The exclusion criteria were as follows: 1) thoracolumbar fracture without dislocation; 2) severe dislocation in which the whole upper vertebra was dislocated at the front of the lower vertebra; 3) severe vertebral body fracture in which titanium mesh was recommended to reconstruct the spine sequence; 4) multi-segmental thoracolumbar fracture and dislocation.
Images and nerve injury assessment
The Cobb angle and compressive rate (CR) of the anterior height of two adjacent vertebrae were measured preoperatively, postoperatively, 3 months after theoperation, and at the last follow-up and are shown in Figure 1. The CR of the anterior height was calculated by the formula:
The = compressive rate (CR) of the anterior height was calculated by the formula: CR% = 100%−(a+b)/(c+d)×100%.
The nerve injury was assessed according to sensory scores and motor scores of the American Spinal Injury Association (ASIA) standards for neurological classification of spinal cord injury  at the following time points: pre-operation, 3 months after operation, 6 months after operation, 12 months after operation, and the last follow-up.
The patient was placed on the operating table in the prone position. After general anesthesia and target segment was located by C-arm X-ray, a midline incision was made and the paraspinal muscle was separated from the lamina bilaterally.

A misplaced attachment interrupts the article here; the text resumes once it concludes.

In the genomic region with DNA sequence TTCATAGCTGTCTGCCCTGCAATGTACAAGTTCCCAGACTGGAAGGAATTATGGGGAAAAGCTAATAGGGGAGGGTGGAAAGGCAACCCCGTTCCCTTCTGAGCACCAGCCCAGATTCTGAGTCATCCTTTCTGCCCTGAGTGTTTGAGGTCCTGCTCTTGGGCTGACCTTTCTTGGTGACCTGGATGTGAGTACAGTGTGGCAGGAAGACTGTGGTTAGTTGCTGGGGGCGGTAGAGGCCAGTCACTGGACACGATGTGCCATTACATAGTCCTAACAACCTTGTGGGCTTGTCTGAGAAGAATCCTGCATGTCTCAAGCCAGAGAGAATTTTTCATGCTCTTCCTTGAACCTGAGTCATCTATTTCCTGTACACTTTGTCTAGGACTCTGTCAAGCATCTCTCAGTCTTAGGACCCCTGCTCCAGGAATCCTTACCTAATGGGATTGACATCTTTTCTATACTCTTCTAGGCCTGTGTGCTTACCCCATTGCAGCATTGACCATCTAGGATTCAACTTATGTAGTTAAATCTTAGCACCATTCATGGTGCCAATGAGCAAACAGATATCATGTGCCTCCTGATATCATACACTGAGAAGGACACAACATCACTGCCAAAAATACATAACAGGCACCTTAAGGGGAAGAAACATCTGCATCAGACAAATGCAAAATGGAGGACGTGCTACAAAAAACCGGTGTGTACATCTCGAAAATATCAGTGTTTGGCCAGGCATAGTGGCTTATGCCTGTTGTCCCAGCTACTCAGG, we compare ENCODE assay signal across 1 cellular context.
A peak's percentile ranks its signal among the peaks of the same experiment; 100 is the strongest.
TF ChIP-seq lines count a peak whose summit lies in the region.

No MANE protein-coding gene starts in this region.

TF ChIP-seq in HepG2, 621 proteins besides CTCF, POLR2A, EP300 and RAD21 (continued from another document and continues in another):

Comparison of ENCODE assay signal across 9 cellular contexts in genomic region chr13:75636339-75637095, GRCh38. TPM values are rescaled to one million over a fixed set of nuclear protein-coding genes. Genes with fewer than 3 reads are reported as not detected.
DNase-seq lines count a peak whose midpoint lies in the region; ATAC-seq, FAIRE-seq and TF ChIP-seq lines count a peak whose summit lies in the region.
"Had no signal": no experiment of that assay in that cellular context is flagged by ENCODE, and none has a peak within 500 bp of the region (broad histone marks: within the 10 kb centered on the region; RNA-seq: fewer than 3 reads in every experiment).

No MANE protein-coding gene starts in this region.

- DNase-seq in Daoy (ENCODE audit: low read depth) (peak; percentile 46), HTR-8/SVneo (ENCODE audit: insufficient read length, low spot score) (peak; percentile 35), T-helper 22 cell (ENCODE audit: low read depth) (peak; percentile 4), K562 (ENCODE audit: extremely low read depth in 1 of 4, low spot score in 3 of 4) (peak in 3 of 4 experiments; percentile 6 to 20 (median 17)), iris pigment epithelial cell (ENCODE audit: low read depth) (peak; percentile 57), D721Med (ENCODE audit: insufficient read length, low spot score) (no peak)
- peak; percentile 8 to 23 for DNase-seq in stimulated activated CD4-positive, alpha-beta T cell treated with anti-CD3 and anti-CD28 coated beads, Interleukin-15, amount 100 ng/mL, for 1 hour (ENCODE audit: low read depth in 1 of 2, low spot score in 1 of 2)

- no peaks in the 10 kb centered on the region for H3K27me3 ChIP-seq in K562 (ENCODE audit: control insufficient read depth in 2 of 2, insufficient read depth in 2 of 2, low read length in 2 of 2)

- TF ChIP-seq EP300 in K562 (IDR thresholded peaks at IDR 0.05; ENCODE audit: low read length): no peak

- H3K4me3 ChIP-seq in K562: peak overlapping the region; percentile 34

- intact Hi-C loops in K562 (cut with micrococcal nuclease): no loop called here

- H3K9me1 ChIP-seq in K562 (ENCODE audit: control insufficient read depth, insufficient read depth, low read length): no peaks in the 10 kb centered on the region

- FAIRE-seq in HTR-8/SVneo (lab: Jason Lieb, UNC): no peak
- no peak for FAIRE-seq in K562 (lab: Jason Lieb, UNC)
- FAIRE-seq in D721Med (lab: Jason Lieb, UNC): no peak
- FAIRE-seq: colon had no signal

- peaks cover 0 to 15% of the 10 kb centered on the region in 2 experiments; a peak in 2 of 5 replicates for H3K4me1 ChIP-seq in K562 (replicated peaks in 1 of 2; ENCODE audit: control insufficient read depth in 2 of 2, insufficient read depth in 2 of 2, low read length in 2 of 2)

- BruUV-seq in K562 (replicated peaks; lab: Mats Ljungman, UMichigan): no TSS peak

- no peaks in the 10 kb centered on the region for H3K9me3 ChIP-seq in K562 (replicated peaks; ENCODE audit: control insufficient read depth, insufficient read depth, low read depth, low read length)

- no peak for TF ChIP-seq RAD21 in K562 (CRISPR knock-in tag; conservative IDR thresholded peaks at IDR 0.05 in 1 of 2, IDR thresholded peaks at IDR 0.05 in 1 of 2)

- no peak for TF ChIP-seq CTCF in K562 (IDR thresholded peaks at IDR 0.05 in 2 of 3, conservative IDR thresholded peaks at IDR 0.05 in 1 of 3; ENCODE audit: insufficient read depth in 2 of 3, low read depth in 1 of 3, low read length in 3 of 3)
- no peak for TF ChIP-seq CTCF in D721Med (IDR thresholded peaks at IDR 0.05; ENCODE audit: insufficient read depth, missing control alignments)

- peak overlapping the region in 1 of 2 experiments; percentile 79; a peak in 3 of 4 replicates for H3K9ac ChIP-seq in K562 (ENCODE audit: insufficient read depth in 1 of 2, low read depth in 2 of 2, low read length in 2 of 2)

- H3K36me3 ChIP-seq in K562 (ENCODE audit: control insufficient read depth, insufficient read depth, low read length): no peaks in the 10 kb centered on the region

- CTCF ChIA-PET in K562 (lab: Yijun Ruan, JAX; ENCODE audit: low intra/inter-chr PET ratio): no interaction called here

Suitable pedicle screws were inserted into the upper and lower vertebrae or second adjacent vertebrae, and the left or right facet joint was resected. After hemostasis of the epidural and radicular veins by bipolar forceps, the intervertebral disc was exposed after protection of the nerve root and thecal sac, the damaged disc was removed, the upper and lower cortical endplates were removed with straight and curved osteotomes until the cortical endplate was stripped, and the best conditions for the bony fusion were achieved. The height of the intervertebral space was measured by a tryout cage, and then a correct-sized bone from the ilium or interbody cage packed with granulated autogenous bone was inserted into the intervertebral space.